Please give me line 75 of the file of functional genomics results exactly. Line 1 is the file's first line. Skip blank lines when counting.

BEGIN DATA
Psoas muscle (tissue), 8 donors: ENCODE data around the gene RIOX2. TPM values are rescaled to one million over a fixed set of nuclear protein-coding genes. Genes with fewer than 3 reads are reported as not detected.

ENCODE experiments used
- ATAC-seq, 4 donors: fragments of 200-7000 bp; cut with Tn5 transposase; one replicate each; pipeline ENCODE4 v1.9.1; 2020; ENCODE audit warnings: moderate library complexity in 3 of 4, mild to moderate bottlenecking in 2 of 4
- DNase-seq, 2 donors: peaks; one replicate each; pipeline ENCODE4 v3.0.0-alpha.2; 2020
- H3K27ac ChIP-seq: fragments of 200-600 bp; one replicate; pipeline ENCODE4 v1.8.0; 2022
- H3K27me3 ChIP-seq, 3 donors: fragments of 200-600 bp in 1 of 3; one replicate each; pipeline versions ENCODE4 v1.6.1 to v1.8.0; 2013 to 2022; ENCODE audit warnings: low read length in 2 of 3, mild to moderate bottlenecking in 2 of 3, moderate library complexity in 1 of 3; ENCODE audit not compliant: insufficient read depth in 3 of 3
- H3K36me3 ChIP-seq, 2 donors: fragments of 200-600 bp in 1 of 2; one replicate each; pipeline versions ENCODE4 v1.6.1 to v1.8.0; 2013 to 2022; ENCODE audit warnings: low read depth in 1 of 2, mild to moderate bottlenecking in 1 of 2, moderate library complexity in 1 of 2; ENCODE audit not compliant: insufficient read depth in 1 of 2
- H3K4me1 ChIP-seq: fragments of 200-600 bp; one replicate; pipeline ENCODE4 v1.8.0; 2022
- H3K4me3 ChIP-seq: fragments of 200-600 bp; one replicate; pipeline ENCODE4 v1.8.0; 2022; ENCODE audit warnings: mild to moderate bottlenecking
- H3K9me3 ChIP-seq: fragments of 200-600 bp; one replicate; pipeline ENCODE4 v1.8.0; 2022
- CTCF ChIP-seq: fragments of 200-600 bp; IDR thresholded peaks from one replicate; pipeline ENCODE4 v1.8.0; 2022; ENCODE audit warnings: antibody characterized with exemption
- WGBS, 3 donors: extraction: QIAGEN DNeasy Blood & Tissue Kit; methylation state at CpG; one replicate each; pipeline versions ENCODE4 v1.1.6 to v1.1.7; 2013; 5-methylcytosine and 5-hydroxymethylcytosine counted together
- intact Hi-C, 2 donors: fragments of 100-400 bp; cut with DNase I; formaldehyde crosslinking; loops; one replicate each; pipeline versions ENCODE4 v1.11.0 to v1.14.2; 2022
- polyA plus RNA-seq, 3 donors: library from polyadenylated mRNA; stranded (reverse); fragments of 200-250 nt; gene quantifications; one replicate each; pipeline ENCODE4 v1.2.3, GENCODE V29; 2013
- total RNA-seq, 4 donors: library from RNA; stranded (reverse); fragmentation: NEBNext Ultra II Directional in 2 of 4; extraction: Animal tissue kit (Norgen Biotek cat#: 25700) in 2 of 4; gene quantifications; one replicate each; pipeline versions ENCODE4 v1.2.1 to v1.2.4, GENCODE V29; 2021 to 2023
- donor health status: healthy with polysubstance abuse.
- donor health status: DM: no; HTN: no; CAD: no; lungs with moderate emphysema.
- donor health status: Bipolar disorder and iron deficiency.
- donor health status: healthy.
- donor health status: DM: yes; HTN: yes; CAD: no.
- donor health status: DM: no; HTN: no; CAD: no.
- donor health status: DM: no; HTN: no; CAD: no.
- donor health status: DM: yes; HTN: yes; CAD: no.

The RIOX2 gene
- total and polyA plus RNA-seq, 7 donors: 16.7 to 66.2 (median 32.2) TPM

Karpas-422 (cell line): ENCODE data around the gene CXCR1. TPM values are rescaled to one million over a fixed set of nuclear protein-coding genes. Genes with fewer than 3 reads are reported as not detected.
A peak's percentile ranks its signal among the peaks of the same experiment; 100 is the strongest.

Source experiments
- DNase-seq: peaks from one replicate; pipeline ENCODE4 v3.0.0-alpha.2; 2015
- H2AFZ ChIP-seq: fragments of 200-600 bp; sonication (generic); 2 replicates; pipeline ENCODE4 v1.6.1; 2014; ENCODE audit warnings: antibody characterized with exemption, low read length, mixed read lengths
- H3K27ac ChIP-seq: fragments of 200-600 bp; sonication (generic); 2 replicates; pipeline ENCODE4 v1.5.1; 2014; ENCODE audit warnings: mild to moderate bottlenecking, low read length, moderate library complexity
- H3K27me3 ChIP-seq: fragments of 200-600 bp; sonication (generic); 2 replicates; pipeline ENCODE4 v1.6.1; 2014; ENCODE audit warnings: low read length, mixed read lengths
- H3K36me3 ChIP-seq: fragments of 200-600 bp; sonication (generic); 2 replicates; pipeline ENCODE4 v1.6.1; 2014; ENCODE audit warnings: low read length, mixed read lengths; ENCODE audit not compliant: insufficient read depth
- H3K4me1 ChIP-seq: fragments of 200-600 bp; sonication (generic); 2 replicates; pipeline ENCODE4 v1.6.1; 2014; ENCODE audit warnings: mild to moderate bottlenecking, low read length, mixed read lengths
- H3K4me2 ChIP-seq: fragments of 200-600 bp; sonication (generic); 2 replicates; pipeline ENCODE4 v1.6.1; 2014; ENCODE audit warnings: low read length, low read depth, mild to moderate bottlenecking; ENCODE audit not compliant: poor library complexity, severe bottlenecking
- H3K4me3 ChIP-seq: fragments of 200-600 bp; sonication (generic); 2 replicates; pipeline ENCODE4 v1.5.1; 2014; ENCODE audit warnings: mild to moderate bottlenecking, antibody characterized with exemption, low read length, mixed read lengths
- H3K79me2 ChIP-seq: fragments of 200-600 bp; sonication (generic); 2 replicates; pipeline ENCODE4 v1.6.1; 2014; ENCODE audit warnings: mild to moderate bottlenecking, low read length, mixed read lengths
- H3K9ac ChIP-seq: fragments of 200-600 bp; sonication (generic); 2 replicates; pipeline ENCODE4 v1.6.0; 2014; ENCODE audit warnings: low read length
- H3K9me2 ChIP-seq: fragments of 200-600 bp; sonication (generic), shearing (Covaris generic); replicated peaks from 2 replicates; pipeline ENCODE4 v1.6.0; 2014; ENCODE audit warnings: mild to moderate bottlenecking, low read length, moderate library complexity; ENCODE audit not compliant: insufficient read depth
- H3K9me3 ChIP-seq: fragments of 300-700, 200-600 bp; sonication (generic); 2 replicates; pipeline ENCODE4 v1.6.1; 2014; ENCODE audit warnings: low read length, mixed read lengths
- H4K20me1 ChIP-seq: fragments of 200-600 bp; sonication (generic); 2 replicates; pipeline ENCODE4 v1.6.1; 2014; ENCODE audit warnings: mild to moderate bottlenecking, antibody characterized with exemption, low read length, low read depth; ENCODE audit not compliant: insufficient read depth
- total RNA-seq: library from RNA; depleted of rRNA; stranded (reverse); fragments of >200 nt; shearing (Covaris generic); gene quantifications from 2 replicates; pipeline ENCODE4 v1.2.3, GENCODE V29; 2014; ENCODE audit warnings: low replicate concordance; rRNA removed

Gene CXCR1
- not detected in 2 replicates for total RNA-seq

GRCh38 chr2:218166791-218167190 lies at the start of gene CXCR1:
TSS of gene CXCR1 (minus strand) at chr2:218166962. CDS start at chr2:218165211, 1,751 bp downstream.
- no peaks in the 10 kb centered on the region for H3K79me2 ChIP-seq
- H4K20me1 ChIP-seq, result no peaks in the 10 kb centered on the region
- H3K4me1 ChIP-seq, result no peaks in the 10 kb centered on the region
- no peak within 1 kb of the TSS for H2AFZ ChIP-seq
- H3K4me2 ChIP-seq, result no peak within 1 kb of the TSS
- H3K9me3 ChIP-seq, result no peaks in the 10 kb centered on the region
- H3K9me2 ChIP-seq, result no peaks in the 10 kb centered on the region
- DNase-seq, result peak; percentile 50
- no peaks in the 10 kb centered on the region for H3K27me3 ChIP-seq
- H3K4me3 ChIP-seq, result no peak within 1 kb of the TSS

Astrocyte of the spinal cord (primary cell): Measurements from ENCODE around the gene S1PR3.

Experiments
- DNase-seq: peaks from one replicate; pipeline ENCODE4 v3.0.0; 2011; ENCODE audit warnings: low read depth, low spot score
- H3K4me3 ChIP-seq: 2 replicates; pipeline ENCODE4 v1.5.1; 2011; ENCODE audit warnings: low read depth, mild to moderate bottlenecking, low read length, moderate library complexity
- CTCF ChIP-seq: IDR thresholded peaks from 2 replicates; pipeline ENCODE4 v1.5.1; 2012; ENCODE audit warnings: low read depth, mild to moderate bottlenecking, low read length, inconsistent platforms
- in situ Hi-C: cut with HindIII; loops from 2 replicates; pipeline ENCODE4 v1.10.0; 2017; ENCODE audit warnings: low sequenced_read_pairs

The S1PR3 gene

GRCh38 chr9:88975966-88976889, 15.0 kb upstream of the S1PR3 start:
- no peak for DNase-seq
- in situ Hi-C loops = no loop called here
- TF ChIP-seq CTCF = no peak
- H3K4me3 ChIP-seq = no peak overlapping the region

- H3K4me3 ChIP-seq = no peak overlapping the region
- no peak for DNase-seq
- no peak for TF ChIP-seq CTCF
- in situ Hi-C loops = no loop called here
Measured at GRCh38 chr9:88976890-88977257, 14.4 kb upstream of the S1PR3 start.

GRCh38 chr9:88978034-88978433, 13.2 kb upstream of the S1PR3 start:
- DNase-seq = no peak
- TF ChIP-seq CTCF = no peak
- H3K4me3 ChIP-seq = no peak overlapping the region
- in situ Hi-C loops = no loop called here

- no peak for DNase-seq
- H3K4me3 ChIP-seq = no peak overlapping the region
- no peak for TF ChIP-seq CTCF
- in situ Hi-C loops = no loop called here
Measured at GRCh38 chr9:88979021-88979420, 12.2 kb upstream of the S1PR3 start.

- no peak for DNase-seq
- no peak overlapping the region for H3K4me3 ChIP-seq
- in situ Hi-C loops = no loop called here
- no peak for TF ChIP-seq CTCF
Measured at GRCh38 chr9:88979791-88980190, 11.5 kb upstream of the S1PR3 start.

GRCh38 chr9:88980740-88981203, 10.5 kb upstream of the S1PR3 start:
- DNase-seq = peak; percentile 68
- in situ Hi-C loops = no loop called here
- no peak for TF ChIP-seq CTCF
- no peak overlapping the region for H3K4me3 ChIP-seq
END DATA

- DNase-seq = no peak